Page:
Exposure to airborne toxins while on active duty may lead to breathing difficulties and respiratory illnesses that begin during active duty or after returning home. Airborne toxins can include pollution, smoke from fires, chemicals in the air, and other hazards. You may be eligible for service-connected disability compensation for your respiratory illness.
Those who have served in the Iraq and Afghanistan wars may have chronic bronchitis or shortness of breath or a rare respiratory illness, constrictive bronchiolitis. Veterans of the Vietnam War who were exposed to Agent Orange have often developed respiratory cancers. These, and many other respiratory disorders, are eligible for compensation through the VA.
To be eligible for disability compensation for a respiratory problem caused by service on the basis of direct service connection, you need to prove the condition was caused by your active duty. The following must be established to prove the disability is "service-connected":
Sometimes veterans can be granted service connection for a respiratory illness with providing actual proof that the illness was caused by military service. This is called presumptive service connection. Eligibility requires at least 90 days of continuous service. Presumptive service connection is available for several respiratory illnesses, including tuberculosis, bronchiectasis, and coccidioidomycosis. For information about all of the diseases eligible for presumptive service connection, see the list of eligible diseases.
Veterans who were exposed to excessive radiation who have developed lung cancer, bronchiolo-alveolar carcinoma, or cancer of the pharynx are also eligible for benefits on the basis of presumptive service connection. To be eligible, during your service you must have participated in a "radiation risk activity." This includes participation in nuclear weapons testing, exposure to depleted uranium, or some other service-related exposure to radiation that is acknowledged by the VA.
Veterans who were exposed to Agent Orange or other herbicides who have developed respiratory cancer (cancer of the lung, bronchus, larynx, or trachea) are also eligible for benefits on the basis of presumptive service connection. In these cases, it isn't necessary to prove that the herbicides caused the cancer as long as the veteran satisfies the VA criteria for exposure to Agent Orange. For more information about this, read Nolo's article about Agent Orange and disability compensation.
When the requirements of presumptive service connection cannot be met, you can still obtain disability benefits on the basis of direct service connection (described above). See our article on the different ways to establish service-connection for the purpose of obtaining disability compensation.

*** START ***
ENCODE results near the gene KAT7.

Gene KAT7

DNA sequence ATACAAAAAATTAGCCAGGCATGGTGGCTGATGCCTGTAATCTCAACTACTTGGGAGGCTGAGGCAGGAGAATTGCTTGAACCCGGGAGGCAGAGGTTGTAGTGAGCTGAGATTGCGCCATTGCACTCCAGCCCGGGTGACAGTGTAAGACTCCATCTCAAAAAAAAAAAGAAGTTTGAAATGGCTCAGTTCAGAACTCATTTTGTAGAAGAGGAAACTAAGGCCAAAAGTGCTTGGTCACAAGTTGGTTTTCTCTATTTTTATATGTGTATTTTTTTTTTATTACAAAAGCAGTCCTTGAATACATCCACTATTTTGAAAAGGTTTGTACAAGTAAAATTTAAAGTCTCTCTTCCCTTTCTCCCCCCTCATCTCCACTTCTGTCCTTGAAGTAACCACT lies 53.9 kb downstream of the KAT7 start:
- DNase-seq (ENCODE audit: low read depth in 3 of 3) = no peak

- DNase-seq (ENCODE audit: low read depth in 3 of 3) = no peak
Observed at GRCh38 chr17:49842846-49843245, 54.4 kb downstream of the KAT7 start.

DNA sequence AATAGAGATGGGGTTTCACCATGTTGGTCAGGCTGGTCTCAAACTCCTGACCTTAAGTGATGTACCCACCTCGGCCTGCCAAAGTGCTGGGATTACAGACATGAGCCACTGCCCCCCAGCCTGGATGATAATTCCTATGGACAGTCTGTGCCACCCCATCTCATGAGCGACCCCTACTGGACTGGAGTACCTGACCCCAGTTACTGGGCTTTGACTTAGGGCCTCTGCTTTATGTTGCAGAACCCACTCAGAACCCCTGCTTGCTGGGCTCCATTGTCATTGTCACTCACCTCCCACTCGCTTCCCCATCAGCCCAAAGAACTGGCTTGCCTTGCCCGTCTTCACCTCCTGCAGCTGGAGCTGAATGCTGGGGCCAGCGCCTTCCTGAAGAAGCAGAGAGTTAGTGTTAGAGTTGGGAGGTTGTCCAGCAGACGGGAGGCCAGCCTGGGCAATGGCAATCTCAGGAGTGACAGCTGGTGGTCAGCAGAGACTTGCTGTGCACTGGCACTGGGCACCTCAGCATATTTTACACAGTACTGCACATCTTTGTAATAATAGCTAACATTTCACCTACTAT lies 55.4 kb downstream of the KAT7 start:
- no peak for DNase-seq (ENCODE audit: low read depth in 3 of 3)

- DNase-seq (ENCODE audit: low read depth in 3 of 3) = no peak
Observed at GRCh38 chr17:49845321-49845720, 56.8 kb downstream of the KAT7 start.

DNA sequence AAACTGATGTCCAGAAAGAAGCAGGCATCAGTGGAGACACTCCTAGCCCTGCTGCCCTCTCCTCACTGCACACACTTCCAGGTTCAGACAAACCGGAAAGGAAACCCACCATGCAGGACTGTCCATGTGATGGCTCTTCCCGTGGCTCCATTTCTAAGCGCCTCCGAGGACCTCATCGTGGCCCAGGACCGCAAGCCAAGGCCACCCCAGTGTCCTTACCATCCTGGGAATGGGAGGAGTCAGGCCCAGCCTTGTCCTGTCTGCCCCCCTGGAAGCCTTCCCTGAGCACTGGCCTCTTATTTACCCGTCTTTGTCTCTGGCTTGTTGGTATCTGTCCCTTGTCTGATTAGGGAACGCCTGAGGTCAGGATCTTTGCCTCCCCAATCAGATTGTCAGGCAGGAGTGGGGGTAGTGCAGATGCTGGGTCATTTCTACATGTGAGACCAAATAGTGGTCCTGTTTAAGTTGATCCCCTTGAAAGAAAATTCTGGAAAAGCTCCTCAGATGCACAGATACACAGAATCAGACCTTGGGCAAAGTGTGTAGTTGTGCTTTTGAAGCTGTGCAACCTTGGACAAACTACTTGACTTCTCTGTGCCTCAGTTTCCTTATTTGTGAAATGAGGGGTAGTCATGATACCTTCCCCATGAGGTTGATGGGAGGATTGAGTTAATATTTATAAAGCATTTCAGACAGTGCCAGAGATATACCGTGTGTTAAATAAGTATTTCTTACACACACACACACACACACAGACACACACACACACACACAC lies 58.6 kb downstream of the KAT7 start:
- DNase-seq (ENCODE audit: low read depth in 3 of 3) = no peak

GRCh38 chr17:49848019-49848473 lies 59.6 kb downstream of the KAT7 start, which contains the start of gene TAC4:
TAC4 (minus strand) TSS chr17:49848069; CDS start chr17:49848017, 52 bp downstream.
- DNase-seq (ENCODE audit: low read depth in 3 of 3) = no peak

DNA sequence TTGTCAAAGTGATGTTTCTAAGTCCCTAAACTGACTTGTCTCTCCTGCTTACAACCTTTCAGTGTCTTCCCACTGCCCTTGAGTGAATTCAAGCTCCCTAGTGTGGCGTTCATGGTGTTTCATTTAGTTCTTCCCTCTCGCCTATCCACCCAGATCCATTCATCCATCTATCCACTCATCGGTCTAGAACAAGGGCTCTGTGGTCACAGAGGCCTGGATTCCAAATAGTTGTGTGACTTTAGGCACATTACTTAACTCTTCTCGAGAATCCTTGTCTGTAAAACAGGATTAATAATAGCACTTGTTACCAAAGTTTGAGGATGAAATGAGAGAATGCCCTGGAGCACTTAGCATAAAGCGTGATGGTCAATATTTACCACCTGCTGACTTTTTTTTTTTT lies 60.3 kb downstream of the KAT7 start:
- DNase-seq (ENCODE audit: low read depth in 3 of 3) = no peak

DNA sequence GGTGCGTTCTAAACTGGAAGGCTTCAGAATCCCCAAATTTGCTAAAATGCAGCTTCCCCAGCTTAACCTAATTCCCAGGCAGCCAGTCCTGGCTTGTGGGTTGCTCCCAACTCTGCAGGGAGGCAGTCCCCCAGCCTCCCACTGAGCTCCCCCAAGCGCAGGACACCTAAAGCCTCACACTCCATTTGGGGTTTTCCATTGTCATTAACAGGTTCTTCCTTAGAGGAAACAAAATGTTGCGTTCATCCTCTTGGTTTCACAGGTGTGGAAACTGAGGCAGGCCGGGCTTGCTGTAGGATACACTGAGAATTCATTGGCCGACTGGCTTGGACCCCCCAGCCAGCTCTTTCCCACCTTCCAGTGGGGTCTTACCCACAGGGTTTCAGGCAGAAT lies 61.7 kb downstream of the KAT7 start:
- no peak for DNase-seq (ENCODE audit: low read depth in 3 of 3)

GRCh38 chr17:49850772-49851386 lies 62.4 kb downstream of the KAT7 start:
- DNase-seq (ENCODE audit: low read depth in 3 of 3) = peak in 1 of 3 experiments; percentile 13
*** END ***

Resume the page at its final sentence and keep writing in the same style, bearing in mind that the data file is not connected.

Respiratory illnesses are rated according to the VA Schedule of Ratings Disabilities under Section 4.97, diagnostic codes 6502 to 6847. Diseases listed in the schedule for which you can receive compensation include:
Some common types of respiratory illnesses for veterans and their ratings are discussed in detail below.
Chronic bronchitis is rated based on air flow tests on your lungs, and available ratings are 10, 30, 60 or 100%.
Asthma is rated based on air flow tests plus how often you need medication and other therapy to treat it. If at the time you have your Compensation and Pension Exam you are not having asthma symptoms, you will need to provide medical evidence of a history of asthma attacks in order to receive disability compensation for your asthma.
Emphysema is rated on the basis of lung function tests and other factors such as whether you need to be on oxygen, and if so, how often you need to be on oxygen. Lower results on lung function tests will lead to higher ratings.
Sleep apnea is a condition many veterans seek disability compensation for. If you require the use of a CPAP machine, you are eligible for a rating of 50%. If you have a diagnosis of sleep apnea without any symptoms, you are entitled to a 0% rating only. If you consistently sleep excessively during the day (hypersomnolence), you may be eligible for a 30% rating.
COPD is rated largely on the basis of the results of lung function tests. These tests measure the flow of air through your lungs. The lower the percentage of air flow, the higher your rating. Available ratings are 10, 30, 60 or 100%.
If you had pulmonary thromboembolism but it has resolved and you have no more symptoms, you can receive only a 0% rating. But if it resolves and you continue to have symptoms, you are entitled to be rated at 30%. Any secondary conditions you developed as a result of pulmonary thromboembolism such as chronic bronchitis is eligible for a separate and additional rating.
If your pulmonary vascular disease is chronic, you may be eligible for a 60% rating if you are on anticoagulant medication. More severe illnesses such as chronic pulmonary thrombolembolism can be eligible for a 100% rating, but this requires secondary illnesses such as hypertension.
Cancer is rated at 100% during treatment and will continue to be rated at 100% for six months after treatment ends. The VA will then schedule a reexamination to evaluate whether your disability rating should be decreased. If your cancer returns and you are retreated, you will again be returned to a 100% rating.
You can apply for disability benefits online, by filling out an Application for Veterans Compensation and/or Pension, or by calling your VA regional office. To learn more about the application process, read our article on applying for VA disability benefits.